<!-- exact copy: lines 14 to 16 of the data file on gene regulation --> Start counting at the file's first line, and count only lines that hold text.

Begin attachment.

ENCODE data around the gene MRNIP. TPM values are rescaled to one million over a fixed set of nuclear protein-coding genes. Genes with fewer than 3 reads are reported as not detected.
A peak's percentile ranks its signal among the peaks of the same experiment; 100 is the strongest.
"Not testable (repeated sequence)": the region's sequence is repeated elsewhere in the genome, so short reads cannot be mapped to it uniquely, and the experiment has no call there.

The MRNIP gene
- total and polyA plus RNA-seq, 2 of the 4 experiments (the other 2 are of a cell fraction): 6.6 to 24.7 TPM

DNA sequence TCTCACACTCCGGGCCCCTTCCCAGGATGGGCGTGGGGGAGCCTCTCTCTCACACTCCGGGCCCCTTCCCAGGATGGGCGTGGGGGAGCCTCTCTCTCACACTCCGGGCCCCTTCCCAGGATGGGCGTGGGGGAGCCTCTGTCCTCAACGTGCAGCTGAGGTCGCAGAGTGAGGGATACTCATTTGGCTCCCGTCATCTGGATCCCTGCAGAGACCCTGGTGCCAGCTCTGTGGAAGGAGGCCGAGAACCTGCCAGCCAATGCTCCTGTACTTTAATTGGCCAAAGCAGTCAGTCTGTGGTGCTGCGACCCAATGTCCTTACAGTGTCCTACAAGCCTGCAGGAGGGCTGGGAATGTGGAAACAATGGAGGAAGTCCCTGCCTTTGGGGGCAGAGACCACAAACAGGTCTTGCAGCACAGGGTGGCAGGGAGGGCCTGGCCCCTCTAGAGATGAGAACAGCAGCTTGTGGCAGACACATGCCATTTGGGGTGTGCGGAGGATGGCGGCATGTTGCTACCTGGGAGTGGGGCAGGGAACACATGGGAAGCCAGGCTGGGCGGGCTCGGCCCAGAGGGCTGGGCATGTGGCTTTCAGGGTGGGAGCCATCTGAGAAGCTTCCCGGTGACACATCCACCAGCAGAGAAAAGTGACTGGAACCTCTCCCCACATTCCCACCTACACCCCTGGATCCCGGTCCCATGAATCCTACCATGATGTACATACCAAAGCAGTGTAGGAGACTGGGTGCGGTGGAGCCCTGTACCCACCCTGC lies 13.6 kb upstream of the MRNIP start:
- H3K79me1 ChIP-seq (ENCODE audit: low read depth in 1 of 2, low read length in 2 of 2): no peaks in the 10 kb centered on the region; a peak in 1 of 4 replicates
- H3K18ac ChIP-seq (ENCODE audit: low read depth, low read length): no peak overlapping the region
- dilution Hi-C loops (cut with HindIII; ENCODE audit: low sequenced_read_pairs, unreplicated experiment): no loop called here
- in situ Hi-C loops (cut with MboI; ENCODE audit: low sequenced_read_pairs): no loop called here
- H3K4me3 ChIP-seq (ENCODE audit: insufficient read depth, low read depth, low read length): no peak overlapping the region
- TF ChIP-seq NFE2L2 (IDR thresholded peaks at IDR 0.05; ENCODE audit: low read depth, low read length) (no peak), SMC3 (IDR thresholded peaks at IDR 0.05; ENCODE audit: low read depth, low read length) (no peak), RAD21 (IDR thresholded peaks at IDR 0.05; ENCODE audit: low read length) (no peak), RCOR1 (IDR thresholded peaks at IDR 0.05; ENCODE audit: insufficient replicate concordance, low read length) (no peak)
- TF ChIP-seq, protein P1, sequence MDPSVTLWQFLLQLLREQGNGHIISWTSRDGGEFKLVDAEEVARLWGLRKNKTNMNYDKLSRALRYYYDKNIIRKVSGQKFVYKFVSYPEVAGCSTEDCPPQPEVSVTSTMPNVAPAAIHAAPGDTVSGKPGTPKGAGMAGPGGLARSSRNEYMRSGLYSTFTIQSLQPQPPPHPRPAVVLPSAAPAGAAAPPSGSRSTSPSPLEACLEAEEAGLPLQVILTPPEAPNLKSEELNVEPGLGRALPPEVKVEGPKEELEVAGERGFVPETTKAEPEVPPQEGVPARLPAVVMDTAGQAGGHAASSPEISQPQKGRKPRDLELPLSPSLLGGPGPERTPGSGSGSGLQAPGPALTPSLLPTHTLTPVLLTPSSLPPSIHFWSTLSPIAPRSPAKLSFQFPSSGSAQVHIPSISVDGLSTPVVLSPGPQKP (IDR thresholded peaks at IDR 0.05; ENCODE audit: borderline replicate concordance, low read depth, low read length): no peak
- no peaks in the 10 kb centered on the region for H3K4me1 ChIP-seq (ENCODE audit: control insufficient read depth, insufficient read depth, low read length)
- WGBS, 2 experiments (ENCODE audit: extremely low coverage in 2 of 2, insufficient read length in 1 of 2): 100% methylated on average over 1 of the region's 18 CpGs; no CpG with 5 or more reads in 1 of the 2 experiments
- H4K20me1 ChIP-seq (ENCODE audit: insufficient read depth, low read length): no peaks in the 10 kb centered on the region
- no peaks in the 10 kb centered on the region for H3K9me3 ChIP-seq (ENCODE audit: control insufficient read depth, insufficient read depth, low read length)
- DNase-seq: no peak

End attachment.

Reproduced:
- no peaks in the 10 kb centered on the region for H3K4me1 ChIP-seq (ENCODE audit: control insufficient read depth, insufficient read depth, low read length)
- WGBS, 2 experiments (ENCODE audit: extremely low coverage in 2 of 2, insufficient read length in 1 of 2): 100% methylated on average over 1 of the region's 18 CpGs; no CpG with 5 or more reads in 1 of the 2 experiments
- H4K20me1 ChIP-seq (ENCODE audit: insufficient read depth, low read length): no peaks in the 10 kb centered on the region